It’s hard to believe our time together is almost at an end!
Last Wednesday, after a relaxing night at the Zara Hotel, we drove to Rongai Gate. There we began our week-long trek. At the insistence of our guides, we hiked “pole pole,” or “slowly slowly” to conserve energy. The terrain was wooded at first, then increasingly rocky. In one of the rockier areas, Andreas possibly discovered a fossil. Our first days averaged about 3-5 hours of hiking total, with occasional breaks for water and snacks. We would leave camp around 8:30 am, with the goal of reaching the next site by lunch. Luckily, our trekking company, Zara, provided excellent and plentiful food. Lunch typically consisted of soup and bread, fruit, as well as rice and sampling of toppings. After lunch, we had time to rest – usually 2-3 hours – before our acclimatization hike. Allowing the body to properly adjust to the high-altitude environment is one of the keys to successfully completing an ascent, so acclimatization hikes were an especially important part of our daily routine. Typically, we gained about 200 meters, then hiked back down to our camp for dinner.
Our final push began on the 15th. That day, we hiked to Kibo Hut, our last campsite before the ascent. We arrived in the early afternoon, napped, had dinner and then napped again until about 11 pm. Our ascent of Kilimanjaro began at midnight. Our hope was that we would make it to Gilman’s Point, one of the three peaks, by sunrise. Led by Victor, our chief guide, we hiked up “pole pole.” The hike started out relatively easy, then became progressively more difficult as fatigue and the pressure of the high-altitude environment set in. Our guides were wonderful, however, and kept us motivated through songs and words of encouragement. One of the assistant guides, William, inspired Tudor to keep on moving even as the air grew thinner. We hikers motivated each other too, with Regan, Patrick, Michael and others entertaining people with questions and stories. Matt powered through to Gilman’s Point, despite some discomfort.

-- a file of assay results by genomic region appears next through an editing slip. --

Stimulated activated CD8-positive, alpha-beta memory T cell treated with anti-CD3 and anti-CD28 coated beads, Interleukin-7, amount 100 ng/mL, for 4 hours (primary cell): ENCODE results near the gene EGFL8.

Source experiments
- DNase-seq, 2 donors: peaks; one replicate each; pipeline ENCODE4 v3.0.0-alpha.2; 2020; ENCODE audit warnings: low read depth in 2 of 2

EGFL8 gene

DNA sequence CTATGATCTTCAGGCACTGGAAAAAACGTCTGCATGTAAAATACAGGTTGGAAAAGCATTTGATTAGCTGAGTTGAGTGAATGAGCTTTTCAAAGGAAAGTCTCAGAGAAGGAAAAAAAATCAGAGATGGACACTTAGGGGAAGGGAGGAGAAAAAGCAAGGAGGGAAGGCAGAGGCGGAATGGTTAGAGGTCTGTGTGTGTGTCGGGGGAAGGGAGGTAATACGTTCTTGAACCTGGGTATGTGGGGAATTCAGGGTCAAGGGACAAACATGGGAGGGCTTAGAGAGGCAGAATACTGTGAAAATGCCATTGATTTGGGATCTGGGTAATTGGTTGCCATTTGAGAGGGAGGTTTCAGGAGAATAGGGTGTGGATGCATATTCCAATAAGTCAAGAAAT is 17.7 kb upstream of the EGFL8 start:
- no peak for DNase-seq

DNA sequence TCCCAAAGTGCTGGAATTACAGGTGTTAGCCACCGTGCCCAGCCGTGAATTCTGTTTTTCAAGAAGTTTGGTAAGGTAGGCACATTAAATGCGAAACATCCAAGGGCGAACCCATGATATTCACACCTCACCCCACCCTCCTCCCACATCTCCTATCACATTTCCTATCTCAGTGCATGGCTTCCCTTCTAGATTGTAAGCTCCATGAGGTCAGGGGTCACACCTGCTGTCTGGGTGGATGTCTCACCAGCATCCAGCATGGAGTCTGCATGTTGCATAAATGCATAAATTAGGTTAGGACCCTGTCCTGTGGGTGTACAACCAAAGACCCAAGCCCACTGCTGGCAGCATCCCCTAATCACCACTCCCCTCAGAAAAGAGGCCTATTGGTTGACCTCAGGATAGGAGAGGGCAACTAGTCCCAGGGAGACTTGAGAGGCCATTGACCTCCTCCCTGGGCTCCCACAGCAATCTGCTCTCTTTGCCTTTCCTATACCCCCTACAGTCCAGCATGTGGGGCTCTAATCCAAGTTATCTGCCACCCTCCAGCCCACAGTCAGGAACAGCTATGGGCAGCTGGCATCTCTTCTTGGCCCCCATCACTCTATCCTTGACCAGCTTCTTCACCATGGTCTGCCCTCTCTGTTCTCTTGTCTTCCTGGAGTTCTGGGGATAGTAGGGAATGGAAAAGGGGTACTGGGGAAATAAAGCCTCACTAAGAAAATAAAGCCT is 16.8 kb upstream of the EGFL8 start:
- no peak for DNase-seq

Once at Gilman’s point, the push to Uhuru, the highest peak, remained. By that point, many of us were excited but also extremely exhausted. Devon powered on to Stella Point and finally to Uhuru, leading part of the group. The trek from Gilman’s to Uhuru lasted about an hour and a half, with different parts of the group arriving at different points. Ultimately, however, we were all united on the “roof-top of Africa” around 8 am. The entire group, as well as the guides, was impressed and pleased that everyone summited without any major difficulties.
The way down was a lot easier but not without its challenges, as the mountain is quite steep. Sophia demonstrated her skiing skills as she “sand skiied” down the dusty slopes. Back at Kibo Hut camp, we rested, then had lunch before hiking a few more kilometers down. We used the Marangu Route, one of the oldest and most popular paths, to descend. Our next and last day, we trekked the 18 kilometers from Horombo campsite to Marangu gate. On our way down, we passed through rain forest. Clare spotted some Blue Monkeys by a river and got some good shots of them grooming. Lauren is now looking forward to climbing more maountains.
Our hike, finished, we returned to the hotel for some much needed showers and resting. That evening, the 17th, we celebrated Stephen’s upcoming 17th birthday with a cake prepared by the hotel staff. Later, we distributed our “paper plate awards,” recalling some of our best moments together. As we head to the airport today for our first flight, to Amsterdam, we hope that everyone will carry with them fond memories of out time together in East Africa.